wax art

Making Encaustic Magnets

(posted 01/27/2024)

Over the past few months I have made several 1-1/2 inch encaustic magnets. I like to present them as gifts or a small items to sell at events, and a lot of people like them! I began with bee images created in Midjourney, then I added butterflies. I thought I’d share how I make these little pieces.

First the round images are digitally honed using Midjourney AI and Photopea (basically Photoshop). I like to change the backgrounds to showcase some of my other work, including landscapes, florals, and botanicals.

After printing them on plain white paper, the next step is to cut them out and adhere them to the round wood pieces.

Once dry, I carefully paint the edges and backs – usually black, but in this case I’m using gray chalk paint.

After the paint dries completely, it’s time to adhere the little magnets. I have tried a couple different brands and finally found some with good strength – weak magnets are no fun. One thing I didn’t think about when I did my first batch was that it was necessary to place them far enough apart, otherwise the magnets will travel a bit to get closer to one another until the glue dries.

The next day, the pieces are ready for the encaustic medium. It’s brushed on lightly twice, then fused with my heat gun.

Since I can put any image on them, you can see just how versatile these are. Contact me for pricing if you want me to make a custom set with a photo of your choice, or even a logo. Wouldn’t these make the most unique wedding and party favors? I think so!

For the Birds

(posted 09/14/2023)

I have done a lot of bird art over the past few years. Why the birds? Whenever I think of my first drawings I’m always taken back to my grandparent’s house in Chardon, Ohio. They were bird watchers, and the couple always had full feeders outside the window and bird books on the shelf. In their bathroom behind the door was a huge poster entitled “Birds of North America.” It felt as if I was in a museum when I gazed up at all the colorful illustrations. 

I recall watching my brother place a piece of carbon paper under an illustration in one of the bird books, then trace it with a pen to draw an outline of the bird underneath. It was pure magic to me. I eagerly tried the trick too of course, and that seems to be where my love of drawing began. Most often, my subjects were houses, horses, butterflies, and birds. Whenever I went to their house as a young child, I would sit on the floor and pull open the bottom desk drawer which always held a stack of gleaming white paper. The top drawer held a collection of pencils and pens and a big, well worn eraser. I remember also drawing cross sections of houses too of all things while I sat on the floor – I think stemming from my love of doll houses and/or Richard Scarry books.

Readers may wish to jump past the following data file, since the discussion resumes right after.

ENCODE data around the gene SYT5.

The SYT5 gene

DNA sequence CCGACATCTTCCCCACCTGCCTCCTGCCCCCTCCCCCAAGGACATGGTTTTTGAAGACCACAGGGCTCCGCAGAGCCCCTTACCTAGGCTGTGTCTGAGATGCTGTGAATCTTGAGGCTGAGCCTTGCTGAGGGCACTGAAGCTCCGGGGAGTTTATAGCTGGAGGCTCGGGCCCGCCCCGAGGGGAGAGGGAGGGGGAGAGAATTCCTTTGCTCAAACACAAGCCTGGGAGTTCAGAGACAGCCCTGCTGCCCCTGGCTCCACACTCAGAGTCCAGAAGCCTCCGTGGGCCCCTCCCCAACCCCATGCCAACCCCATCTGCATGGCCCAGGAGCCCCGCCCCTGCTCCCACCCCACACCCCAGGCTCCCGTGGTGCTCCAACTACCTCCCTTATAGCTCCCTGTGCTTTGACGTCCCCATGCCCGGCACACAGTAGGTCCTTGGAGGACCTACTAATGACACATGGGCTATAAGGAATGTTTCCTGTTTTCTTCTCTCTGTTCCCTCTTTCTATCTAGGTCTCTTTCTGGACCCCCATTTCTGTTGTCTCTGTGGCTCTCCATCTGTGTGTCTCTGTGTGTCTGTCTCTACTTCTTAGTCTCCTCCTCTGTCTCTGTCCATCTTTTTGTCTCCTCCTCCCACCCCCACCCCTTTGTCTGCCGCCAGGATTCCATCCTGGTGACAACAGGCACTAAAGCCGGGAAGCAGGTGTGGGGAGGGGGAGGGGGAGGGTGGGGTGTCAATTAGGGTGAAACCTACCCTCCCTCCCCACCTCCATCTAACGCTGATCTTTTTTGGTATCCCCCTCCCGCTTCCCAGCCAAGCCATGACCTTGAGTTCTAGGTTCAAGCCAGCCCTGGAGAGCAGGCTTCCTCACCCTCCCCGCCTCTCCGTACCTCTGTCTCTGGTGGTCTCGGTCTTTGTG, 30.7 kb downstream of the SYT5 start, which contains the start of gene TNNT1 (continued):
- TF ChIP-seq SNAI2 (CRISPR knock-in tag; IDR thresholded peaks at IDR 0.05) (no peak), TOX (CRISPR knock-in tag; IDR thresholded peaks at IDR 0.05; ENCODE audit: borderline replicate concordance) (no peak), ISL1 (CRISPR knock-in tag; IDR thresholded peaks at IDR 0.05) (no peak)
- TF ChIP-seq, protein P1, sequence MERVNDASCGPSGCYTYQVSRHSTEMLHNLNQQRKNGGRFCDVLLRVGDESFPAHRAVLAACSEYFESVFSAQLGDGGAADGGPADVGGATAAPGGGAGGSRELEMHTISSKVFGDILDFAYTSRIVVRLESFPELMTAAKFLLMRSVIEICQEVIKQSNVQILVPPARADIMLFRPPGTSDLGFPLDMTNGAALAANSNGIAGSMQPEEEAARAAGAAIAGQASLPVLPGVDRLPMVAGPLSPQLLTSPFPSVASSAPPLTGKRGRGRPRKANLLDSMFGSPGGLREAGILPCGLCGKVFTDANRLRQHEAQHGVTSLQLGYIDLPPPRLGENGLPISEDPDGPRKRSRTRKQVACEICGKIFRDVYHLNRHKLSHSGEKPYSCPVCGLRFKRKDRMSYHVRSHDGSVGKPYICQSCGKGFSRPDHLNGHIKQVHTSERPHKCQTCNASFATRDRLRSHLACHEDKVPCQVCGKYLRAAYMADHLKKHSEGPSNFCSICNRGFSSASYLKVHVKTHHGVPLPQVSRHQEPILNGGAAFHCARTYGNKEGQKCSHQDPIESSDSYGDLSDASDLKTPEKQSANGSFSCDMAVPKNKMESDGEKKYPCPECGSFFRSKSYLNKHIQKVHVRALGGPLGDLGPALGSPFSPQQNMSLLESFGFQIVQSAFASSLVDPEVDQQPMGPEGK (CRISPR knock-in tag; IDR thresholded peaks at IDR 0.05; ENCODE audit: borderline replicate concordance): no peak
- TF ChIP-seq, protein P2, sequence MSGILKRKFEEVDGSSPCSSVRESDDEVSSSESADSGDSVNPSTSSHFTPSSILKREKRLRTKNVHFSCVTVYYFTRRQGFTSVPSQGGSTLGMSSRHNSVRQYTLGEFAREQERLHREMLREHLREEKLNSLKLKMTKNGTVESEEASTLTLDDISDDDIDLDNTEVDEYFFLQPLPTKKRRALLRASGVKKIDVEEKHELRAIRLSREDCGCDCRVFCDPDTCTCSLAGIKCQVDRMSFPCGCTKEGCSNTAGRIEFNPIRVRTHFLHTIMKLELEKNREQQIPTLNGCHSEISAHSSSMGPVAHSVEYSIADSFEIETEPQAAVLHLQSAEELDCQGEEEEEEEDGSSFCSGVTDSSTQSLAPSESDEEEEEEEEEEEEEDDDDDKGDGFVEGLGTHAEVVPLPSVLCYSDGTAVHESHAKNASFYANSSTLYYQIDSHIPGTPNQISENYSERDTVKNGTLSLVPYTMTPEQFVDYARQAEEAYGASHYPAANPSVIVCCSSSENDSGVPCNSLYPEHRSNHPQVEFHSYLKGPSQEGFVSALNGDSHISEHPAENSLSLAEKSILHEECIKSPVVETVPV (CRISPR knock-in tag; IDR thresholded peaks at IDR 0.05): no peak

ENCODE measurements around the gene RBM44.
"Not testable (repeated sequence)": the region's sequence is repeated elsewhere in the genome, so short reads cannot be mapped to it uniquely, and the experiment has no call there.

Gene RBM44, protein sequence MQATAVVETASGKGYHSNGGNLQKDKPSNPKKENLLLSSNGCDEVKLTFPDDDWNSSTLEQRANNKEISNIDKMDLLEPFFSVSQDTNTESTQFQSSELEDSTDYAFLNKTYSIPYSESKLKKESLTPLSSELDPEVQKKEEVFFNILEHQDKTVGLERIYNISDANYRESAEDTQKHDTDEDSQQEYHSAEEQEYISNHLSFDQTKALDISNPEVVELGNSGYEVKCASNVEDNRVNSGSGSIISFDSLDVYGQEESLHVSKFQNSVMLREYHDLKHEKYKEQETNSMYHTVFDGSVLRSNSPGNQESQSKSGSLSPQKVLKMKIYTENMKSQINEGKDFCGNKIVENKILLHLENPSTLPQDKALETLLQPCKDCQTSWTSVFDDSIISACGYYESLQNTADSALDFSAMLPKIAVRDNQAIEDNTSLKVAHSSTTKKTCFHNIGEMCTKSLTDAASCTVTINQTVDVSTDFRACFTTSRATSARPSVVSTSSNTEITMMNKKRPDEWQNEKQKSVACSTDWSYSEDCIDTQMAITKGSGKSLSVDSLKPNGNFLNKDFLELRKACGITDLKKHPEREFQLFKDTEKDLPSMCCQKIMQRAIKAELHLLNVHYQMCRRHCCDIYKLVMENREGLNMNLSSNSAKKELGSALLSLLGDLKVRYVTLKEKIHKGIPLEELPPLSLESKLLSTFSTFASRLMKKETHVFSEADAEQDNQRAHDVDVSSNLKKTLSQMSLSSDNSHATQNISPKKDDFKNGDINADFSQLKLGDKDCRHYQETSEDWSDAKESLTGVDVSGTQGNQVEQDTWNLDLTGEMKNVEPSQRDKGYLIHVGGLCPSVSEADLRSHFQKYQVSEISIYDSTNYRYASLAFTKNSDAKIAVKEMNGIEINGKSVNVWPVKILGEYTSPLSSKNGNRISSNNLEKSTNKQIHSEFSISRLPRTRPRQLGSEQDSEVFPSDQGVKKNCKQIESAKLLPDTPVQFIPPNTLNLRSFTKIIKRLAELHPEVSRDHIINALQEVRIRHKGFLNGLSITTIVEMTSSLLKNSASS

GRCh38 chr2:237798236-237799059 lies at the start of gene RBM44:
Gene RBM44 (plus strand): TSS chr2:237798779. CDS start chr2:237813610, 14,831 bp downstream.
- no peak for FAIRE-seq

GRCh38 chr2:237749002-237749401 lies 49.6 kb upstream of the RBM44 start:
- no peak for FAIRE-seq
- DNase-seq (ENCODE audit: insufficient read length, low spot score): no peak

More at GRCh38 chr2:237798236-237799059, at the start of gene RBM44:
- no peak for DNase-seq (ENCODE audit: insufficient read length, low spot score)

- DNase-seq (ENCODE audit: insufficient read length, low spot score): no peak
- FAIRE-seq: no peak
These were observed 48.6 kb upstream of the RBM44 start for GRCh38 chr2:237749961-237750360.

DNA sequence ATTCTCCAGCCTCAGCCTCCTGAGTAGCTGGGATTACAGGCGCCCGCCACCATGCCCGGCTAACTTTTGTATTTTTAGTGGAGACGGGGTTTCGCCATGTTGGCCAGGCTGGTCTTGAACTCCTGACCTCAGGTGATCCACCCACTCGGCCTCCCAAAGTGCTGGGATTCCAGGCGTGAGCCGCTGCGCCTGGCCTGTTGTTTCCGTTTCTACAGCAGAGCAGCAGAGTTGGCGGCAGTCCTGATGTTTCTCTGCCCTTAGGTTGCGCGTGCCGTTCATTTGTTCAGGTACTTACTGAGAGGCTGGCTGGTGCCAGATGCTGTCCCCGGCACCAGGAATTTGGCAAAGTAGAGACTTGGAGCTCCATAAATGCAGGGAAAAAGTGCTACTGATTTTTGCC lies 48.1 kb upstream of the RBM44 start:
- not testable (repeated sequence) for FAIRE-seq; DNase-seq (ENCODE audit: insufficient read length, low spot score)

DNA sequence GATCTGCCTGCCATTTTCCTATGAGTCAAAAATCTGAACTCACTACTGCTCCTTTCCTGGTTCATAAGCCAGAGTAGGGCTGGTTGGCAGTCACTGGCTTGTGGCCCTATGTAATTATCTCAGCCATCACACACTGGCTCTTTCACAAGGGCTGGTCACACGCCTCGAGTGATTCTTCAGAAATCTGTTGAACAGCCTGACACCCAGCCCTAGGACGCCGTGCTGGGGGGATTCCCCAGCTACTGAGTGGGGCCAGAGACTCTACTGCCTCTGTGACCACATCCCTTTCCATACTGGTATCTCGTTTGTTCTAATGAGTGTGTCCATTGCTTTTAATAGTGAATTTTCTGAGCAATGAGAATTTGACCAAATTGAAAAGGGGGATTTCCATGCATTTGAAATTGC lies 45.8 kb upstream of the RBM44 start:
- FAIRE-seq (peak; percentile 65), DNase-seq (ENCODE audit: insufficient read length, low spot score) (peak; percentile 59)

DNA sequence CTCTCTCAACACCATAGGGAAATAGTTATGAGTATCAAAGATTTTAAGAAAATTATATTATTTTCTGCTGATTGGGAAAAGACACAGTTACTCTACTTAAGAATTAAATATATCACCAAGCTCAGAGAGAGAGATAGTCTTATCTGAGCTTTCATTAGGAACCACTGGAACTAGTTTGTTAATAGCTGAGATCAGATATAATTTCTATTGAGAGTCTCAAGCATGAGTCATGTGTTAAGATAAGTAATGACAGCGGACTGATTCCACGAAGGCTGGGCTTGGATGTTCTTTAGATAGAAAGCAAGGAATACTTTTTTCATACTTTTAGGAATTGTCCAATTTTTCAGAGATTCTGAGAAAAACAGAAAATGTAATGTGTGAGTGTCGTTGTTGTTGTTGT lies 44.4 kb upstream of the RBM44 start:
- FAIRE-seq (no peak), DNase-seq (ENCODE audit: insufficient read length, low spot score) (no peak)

So now that I think of it, that explains why I made an image of a bird the first time I ever tried encaustic medium. And I go back to them as a space of comfort and unending inspiration. The shape of birds is such a familiar, simple, curved form. It makes me think of stylistic cursive writing, in a way. Their color palettes can be simple or complex and vary as much as a bouquet of flowers. When I don’t know what else to draw, I draw birds. Here’s my first attempt at encaustic. It’s oil pastel covered with clear encaustic medium. I keep this little piece of wood on my shelf in my studio. It’s a reminder of 1) how nervous and unsure I felt when I first tried it; and 2) that trying something different can end up changing the direction of my life and revealing what’s important to me.

Of course the symbolism of birds appeals to a lot of people too. The meanings and feelings that come with images of eagles, owls, peacocks, storks, crows, swans, and doves are strongly attached. I like bluebirds and goldfinches the most, since every now and then I’ll see a bright blue or yellow one darting about our yard in the summer, my favorite time of year.

In October 2021, I embarked on an Instagram challenge called Birdtober. The directions were to follow a list made by a Texas artist, Andrea Holmes, and create art pieces of each bird for every day of the month of October. I gained a lot from the experience, and you can read about it here if you missed that post. After two years, I feel ready to take the challenge again and have started some preliminary work on the 31 birds. Next month I’ll be able to show you the complete collection of these one-of-a-kind creations. As they’re finished, they’ll be listed on my Etsy site linked here, along with some 2021 editions currently there too. I will be making the round ornaments again since they allow me to work more quickly and keep up with the daily goals.